Add support for devcontainers to facilitate GitHub Codespaces usage?

As announced earlier this month, every GitHub user now gets 120 free hours of Codespaces compute (GitHub’s hosted compute solution). That means you can get:

  • 60 hours with a 2-core instance
  • 30 hours with a 4-core instance
  • 15 hours with 8 cores
  • ~7 hours with 16 cores

The interesting thing here is that the 2-core instance is definitely enough for a week of sprinting and not run out of quota! Because of this, I would like to propose we make using Codespaces easy by adding the appropriate devcontainer configuration files to GitHub - python/cpython: The Python programming language .

First, a disclaimer: I do work for Microsoft on the VS Code team. That means I work for the company providing the free compute and on the team that defines the devcontainer spec. I do not work on Codespaces, but the VS Code team itself does work with them closely (not me personally, though). But I am doing this because I think it would be a benefit for us, not to sell anyone anything.

With that out of the way, what I’m proposing is that we (at least) add a devcontainer.json to the repo that specifies how to build a container to develop for CPython. The nice thing about doing this is we can make sure that contributors are set up from the start with the right tools to develop for CPython. This can even include setting up autoconf appropriately for even seasoned core developers. :wink: We can even get toolchains like for WebAssembly set up in the container so that even that is supported. The key thing here is it would let us make sure a Linux environment is always available that people can use to develop for Python without having to figure out what to install. And this works both locally via Docker or in Codespaces, so a potential win even for those not wanting to use hosted compute from GitHub. And the devcontainers.json can pretty much just point to a Dockerfile that we maintain, so there isn’t any vendor lock-in here.

After that we can consider setting up pre-builds for Codespaces. What that does is it re-builds the container image via a GitHub Action whenever we want; we can have it do it after every commit, once a day, whatever. But the key thing is we can make it such that building CPython from a pre-built devcontainer is extremely fast (if not instantaneous if we pre-build after every commit so there’s actually nothing to build until you edit the code). Much like making sure new contributors have the tools they need to build CPython with devcontainer.json, this would help facilitate new contributors by getting them going even faster and knowing that the build was already successful and usable.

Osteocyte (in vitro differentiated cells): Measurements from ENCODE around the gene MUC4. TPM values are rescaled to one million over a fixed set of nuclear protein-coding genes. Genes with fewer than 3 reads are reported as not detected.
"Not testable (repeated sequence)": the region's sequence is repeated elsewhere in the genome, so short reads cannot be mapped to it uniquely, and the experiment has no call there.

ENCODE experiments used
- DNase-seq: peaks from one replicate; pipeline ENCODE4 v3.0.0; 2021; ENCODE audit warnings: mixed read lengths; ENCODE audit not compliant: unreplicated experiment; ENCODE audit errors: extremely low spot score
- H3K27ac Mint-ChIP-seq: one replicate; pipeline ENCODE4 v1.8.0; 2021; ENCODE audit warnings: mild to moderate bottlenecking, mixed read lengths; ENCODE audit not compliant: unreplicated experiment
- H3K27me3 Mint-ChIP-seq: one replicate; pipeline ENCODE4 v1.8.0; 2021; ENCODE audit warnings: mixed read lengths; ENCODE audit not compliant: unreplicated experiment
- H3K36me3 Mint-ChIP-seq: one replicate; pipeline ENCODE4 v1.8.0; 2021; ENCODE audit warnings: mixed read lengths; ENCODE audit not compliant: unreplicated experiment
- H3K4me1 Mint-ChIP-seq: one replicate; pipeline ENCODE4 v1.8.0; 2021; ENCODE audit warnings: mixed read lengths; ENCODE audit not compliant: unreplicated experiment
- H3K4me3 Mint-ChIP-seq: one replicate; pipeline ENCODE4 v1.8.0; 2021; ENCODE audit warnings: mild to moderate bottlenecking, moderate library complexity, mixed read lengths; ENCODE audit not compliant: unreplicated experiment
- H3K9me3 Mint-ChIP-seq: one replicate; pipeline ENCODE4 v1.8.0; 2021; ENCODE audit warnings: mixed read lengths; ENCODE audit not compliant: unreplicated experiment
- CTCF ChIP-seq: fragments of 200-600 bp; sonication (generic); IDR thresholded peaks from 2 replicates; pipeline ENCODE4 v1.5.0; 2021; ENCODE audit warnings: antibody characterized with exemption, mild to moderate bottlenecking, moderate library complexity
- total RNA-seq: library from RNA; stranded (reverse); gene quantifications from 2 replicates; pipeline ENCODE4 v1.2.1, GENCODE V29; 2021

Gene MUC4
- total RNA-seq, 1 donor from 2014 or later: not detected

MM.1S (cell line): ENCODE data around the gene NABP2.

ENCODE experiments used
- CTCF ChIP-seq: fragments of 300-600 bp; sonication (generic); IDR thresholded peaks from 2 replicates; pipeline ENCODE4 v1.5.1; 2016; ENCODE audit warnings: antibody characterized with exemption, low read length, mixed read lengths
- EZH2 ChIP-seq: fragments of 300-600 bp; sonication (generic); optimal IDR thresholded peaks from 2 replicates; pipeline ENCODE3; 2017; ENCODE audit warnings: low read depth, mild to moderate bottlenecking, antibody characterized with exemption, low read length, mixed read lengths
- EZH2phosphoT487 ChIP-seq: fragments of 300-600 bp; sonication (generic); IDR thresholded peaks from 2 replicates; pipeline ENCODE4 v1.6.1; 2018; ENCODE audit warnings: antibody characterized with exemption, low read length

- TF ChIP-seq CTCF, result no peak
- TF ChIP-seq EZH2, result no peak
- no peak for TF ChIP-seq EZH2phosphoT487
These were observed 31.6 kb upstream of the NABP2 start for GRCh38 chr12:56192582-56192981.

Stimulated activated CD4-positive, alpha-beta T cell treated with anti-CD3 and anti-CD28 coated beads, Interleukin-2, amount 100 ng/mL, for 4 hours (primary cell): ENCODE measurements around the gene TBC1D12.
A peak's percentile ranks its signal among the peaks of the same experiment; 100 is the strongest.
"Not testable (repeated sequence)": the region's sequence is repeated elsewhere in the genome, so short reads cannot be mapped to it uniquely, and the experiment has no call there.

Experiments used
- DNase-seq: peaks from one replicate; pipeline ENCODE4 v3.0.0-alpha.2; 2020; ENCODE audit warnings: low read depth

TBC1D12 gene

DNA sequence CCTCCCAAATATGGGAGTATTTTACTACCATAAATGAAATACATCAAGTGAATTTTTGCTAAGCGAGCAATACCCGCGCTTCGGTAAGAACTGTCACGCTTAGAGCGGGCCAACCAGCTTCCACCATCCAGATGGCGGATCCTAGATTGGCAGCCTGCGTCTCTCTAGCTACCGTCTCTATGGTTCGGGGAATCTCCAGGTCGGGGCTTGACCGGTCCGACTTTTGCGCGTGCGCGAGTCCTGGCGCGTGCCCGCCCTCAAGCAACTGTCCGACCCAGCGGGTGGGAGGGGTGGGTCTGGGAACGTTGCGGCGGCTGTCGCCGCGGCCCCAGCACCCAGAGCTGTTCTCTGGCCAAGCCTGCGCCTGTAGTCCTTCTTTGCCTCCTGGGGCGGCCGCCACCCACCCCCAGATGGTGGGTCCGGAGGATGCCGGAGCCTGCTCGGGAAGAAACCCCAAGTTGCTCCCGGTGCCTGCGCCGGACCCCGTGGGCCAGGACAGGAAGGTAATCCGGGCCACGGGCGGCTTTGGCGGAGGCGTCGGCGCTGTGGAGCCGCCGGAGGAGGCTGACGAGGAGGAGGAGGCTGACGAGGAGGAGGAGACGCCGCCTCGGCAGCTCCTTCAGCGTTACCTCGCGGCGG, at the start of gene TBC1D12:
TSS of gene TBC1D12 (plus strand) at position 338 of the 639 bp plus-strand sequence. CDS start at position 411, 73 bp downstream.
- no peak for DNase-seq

Finally, and this might be the most controversial, we could configure the devcontainer for VS Code / https://vscode.dev . Since devcontainers can contain tool-specific settings we can add VS Code settings and extension recommendations so that folks have appropriate settings for things like indentation, etc. The only reason I’m suggesting this is that with https::/vscode.dev / https://github.dev it would allow folks to develop entirely via a browser during sprints using Codespaces, no local setup required. To be clear, though, this is not required and you can even use Codespaces with other editors like PyCharm. But as I said, this would let someone to show up with a Chromebook at a sprint and be able to get work done quickly.

So, what do people think? I know we have a general policy of not putting tool-specific stuff in the repo, but I think the benefits of all of this are great enough to consider at least the devcontainer.json bit and probably the pre-builds. Obviously I would love to also add the stuff to make using https://vscode.dev work, but I understand if people feel that’s too tool-specific.

3 Likes

I like it.

FYI, Microsoft provides devcontainer config for cpython now. So we can start using Codespace for cpython already.
Adding devcontainer config to our repository means we maintain it instead of Microsoft.

This is devcontainer config for cpython.

Correct, we can make changes faster and they can be appropriate to the Python version in case we change things, e.g. what version of autoconf we want to use.